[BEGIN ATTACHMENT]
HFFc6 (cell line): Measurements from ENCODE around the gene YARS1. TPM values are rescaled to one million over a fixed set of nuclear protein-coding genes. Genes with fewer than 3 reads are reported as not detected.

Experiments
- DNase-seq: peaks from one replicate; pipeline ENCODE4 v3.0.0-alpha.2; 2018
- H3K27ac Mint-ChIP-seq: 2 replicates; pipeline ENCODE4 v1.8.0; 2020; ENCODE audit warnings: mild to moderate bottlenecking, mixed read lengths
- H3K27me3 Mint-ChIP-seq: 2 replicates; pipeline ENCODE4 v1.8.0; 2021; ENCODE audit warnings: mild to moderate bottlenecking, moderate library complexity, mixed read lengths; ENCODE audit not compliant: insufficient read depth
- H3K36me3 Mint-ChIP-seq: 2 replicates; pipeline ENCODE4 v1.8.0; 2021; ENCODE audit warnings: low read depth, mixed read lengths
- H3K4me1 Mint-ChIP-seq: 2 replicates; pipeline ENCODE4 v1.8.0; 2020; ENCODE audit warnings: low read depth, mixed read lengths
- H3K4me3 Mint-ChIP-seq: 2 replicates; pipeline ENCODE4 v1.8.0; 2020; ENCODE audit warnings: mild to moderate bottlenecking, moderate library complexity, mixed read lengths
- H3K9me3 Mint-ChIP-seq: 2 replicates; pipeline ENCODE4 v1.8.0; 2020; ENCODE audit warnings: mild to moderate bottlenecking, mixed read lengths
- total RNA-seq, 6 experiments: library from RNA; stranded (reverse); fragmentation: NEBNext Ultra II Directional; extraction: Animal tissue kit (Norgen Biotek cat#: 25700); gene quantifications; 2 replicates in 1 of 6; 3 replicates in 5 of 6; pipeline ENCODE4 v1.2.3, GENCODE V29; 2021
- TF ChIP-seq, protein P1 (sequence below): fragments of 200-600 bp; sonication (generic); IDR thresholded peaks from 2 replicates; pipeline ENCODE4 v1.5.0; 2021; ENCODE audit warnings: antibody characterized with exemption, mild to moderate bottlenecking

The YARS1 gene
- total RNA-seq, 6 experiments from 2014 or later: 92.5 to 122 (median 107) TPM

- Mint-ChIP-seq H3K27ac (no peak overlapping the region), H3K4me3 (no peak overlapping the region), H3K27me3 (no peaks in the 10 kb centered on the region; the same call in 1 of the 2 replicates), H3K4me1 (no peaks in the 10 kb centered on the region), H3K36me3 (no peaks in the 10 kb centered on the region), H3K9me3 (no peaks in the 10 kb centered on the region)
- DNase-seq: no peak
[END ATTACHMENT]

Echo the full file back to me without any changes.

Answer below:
HFFc6 (cell line): Measurements from ENCODE around the gene YARS1. TPM values are rescaled to one million over a fixed set of nuclear protein-coding genes. Genes with fewer than 3 reads are reported as not detected.

Experiments
- DNase-seq: peaks from one replicate; pipeline ENCODE4 v3.0.0-alpha.2; 2018
- H3K27ac Mint-ChIP-seq: 2 replicates; pipeline ENCODE4 v1.8.0; 2020; ENCODE audit warnings: mild to moderate bottlenecking, mixed read lengths
- H3K27me3 Mint-ChIP-seq: 2 replicates; pipeline ENCODE4 v1.8.0; 2021; ENCODE audit warnings: mild to moderate bottlenecking, moderate library complexity, mixed read lengths; ENCODE audit not compliant: insufficient read depth
- H3K36me3 Mint-ChIP-seq: 2 replicates; pipeline ENCODE4 v1.8.0; 2021; ENCODE audit warnings: low read depth, mixed read lengths
- H3K4me1 Mint-ChIP-seq: 2 replicates; pipeline ENCODE4 v1.8.0; 2020; ENCODE audit warnings: low read depth, mixed read lengths
- H3K4me3 Mint-ChIP-seq: 2 replicates; pipeline ENCODE4 v1.8.0; 2020; ENCODE audit warnings: mild to moderate bottlenecking, moderate library complexity, mixed read lengths
- H3K9me3 Mint-ChIP-seq: 2 replicates; pipeline ENCODE4 v1.8.0; 2020; ENCODE audit warnings: mild to moderate bottlenecking, mixed read lengths
- total RNA-seq, 6 experiments: library from RNA; stranded (reverse); fragmentation: NEBNext Ultra II Directional; extraction: Animal tissue kit (Norgen Biotek cat#: 25700); gene quantifications; 2 replicates in 1 of 6; 3 replicates in 5 of 6; pipeline ENCODE4 v1.2.3, GENCODE V29; 2021
- TF ChIP-seq, protein P1 (sequence below): fragments of 200-600 bp; sonication (generic); IDR thresholded peaks from 2 replicates; pipeline ENCODE4 v1.5.0; 2021; ENCODE audit warnings: antibody characterized with exemption, mild to moderate bottlenecking

The YARS1 gene
- total RNA-seq, 6 experiments from 2014 or later: 92.5 to 122 (median 107) TPM

- Mint-ChIP-seq H3K27ac (no peak overlapping the region), H3K4me3 (no peak overlapping the region), H3K27me3 (no peaks in the 10 kb centered on the region; the same call in 1 of the 2 replicates), H3K4me1 (no peaks in the 10 kb centered on the region), H3K36me3 (no peaks in the 10 kb centered on the region), H3K9me3 (no peaks in the 10 kb centered on the region)
- DNase-seq: no peak